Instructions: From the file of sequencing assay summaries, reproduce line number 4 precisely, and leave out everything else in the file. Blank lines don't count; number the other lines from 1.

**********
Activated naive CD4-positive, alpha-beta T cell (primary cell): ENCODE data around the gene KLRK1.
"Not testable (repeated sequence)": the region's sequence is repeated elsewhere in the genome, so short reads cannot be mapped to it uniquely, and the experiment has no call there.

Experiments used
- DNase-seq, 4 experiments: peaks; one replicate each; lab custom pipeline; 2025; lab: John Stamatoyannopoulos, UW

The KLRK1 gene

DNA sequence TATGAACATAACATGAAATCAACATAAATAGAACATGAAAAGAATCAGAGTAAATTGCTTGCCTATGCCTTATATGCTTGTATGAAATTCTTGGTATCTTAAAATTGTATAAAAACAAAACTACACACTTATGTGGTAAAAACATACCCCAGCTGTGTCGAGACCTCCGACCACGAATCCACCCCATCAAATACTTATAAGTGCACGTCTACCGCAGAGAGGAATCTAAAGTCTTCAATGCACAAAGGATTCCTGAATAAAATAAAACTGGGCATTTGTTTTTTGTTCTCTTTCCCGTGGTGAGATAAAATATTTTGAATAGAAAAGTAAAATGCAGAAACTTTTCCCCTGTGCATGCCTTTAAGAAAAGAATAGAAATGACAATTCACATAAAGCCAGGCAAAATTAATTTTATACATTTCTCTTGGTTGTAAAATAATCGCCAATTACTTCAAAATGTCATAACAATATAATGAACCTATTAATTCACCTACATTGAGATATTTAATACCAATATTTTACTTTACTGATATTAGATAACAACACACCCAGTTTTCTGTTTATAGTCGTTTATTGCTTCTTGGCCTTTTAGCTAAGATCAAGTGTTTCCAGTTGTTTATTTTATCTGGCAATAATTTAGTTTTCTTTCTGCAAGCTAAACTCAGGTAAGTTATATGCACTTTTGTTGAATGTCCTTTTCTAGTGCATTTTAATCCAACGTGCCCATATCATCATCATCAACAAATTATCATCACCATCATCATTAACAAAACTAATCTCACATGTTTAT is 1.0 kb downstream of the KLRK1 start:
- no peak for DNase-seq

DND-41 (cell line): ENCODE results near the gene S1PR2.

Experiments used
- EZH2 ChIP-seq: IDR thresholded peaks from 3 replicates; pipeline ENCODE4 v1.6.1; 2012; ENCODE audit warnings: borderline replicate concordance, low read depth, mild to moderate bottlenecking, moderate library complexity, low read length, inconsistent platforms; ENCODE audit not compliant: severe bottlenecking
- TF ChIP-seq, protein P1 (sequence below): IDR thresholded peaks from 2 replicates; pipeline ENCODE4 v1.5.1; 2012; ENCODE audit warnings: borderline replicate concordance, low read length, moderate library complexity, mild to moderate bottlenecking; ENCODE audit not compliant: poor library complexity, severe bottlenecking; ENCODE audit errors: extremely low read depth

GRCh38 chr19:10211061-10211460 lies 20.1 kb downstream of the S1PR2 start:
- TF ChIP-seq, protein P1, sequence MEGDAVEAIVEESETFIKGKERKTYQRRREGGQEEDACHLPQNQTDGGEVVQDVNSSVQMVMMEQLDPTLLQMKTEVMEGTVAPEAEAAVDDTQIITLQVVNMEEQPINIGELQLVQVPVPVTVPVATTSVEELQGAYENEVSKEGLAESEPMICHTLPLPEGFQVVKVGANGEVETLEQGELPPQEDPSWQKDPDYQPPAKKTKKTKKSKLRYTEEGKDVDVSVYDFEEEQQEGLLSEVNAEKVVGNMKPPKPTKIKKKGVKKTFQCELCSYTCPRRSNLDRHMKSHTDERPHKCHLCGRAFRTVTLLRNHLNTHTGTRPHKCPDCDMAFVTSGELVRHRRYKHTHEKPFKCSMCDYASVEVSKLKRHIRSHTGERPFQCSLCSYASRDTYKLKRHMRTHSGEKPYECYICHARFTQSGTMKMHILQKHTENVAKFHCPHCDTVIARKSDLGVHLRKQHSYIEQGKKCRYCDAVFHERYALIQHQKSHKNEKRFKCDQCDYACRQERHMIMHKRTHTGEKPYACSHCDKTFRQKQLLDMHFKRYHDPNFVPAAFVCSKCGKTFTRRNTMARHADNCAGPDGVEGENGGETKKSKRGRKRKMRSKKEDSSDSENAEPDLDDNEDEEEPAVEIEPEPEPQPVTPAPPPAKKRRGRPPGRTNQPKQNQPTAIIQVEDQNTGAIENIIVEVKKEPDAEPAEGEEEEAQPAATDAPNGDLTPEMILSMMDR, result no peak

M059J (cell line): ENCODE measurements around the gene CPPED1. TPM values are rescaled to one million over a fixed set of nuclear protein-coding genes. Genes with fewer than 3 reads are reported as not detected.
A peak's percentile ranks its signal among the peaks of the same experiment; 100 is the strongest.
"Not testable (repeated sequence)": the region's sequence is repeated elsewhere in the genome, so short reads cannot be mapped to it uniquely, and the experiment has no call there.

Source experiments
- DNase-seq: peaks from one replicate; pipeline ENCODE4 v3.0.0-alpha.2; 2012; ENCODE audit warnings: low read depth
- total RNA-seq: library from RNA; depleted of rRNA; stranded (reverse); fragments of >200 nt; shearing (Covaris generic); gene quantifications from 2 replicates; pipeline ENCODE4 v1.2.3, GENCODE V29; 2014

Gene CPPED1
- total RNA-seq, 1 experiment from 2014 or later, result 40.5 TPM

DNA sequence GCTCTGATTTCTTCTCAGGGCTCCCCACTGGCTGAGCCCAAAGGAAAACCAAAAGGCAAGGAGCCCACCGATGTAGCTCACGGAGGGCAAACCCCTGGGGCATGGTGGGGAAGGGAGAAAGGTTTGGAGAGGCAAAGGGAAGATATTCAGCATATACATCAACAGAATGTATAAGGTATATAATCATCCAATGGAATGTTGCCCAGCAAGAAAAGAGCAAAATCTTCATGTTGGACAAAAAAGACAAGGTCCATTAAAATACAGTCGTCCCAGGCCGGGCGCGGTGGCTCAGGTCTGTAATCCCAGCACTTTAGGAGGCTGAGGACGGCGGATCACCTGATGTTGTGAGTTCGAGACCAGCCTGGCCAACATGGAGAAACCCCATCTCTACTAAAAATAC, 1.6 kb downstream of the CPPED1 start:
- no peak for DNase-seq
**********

- DNase-seq, 4 experiments: peaks; one replicate each; lab custom pipeline; 2025; lab: John Stamatoyannopoulos, UW